What WSOP 2016 Showed Us About the Current State of Poker

December 26th, 2016 | by Kaycee James

The 2016 World Series of Poker (WSOP) taught us many things. For one, poker is still an extremely popular game around the world, despite many claiming the game is “dead.”

wsop-2016-what-it-says-about-current-state-of-poker

High turnouts and great responses to lower buyin events should tell the poker industry where to put its resources in 2017. (Image: theinscribermag.com

It’s not dead. Not even close. Poker clearly isn’t at its 2006 peak, thanks to strict online poker regulations in the United States. But the game is far more popular today than it was pre-Chris Moneymaker. And the future looks as bright as ever.

If you need proof that the game of poker is doing just fine, look no further than the 2016 World Series of Poker Main Event. The world’s most prestigious tournament had its most players (6,737) since 2011.

In 2015, the Series introduced the first-ever Colossus event, a $565 buy-in tournament that set a world record for most entrants in a live poker tournament (22,374). Despite it being nearly impossible to top that record, WSOP executives expected even more for Colossus II this past year. That didn’t happen, but the 21,613 players registered was still quite an impressive number.

Ladies Not Lacking in Skill, Just in Numbers

Based on the 2016 Series stats, women still aren’t as much a part of the game as many would like to see. Of those 6,737 Main Event participants, only 252 were women (3.7 percent). That was par for the course in most WSOP events this year, except the ladies event, of course.

Las Vegas has more poker rooms than any other city in the United States. The disproportionate number of women in these annual events aren’t much different from what is found in poker rooms in Sin City and all across the country. But that doesn’t mean there aren’t many females playing the game at a high level. Cate Hall and Vanessa Selbst are but two examples of women who can compete with and beat pretty much anyone.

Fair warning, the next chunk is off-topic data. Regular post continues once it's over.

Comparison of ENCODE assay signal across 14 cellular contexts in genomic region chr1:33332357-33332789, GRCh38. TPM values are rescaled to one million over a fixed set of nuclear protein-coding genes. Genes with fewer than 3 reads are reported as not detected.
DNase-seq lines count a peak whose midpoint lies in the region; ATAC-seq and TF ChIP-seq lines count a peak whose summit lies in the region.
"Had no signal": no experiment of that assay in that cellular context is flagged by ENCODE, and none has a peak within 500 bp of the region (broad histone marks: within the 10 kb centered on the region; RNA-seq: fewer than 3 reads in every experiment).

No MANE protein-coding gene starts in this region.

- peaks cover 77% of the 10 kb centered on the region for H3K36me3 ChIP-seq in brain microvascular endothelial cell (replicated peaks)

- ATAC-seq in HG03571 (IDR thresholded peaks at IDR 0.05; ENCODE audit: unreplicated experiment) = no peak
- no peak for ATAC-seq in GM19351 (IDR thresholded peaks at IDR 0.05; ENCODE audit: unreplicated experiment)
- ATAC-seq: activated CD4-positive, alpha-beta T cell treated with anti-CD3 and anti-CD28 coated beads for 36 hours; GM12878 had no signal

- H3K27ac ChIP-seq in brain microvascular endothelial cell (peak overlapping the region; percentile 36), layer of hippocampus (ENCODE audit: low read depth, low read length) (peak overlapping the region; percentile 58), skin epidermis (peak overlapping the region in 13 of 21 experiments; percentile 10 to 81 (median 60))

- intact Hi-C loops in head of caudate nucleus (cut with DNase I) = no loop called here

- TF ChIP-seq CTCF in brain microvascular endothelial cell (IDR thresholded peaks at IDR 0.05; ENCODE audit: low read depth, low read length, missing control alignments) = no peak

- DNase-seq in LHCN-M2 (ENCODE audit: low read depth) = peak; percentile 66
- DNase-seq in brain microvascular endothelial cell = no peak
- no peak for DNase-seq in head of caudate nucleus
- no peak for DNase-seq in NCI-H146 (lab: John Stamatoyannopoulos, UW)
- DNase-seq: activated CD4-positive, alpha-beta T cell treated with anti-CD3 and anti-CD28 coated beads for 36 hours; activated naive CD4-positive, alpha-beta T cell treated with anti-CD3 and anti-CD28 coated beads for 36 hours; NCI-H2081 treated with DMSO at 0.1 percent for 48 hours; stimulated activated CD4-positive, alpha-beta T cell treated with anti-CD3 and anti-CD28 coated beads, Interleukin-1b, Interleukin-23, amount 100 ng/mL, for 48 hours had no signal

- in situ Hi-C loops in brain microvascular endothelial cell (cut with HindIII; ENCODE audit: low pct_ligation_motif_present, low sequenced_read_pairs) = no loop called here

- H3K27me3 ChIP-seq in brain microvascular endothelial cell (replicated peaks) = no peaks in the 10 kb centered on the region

Low Buy-Ins Attract Large Fields

It doesn’t take a rocket scientist to realize that smaller buy-in tournaments have larger fields because more people can afford to play. There aren’t many people with $100,000 sitting around to enter a super high roller tournament, and that’s why most of these events have 100 or fewer players.

The Colossus, a no-limit hold’em tournament, had a massive field in 2016, due to the “small” $565 buy-in. It became the least-expensive WSOP event in history. But it wasn’t the only lower buyin event at this year’s summer series that drew a huge field.

Event #12, the $565 Pot-Limit Omaha championship attracted 2,483 players, a record for a live PLO tournament. Event #54, the $888 Crazy Eights had 6,761 players. These lower buy-in tournaments are helping the WSOP attract a larger customer base. In year’s past, nearly every event had a $1,500 or higher buy-in.

Based on what happened this year at the World Series, poker’s prospects are in excellent shape heading into 2017 and beyond.

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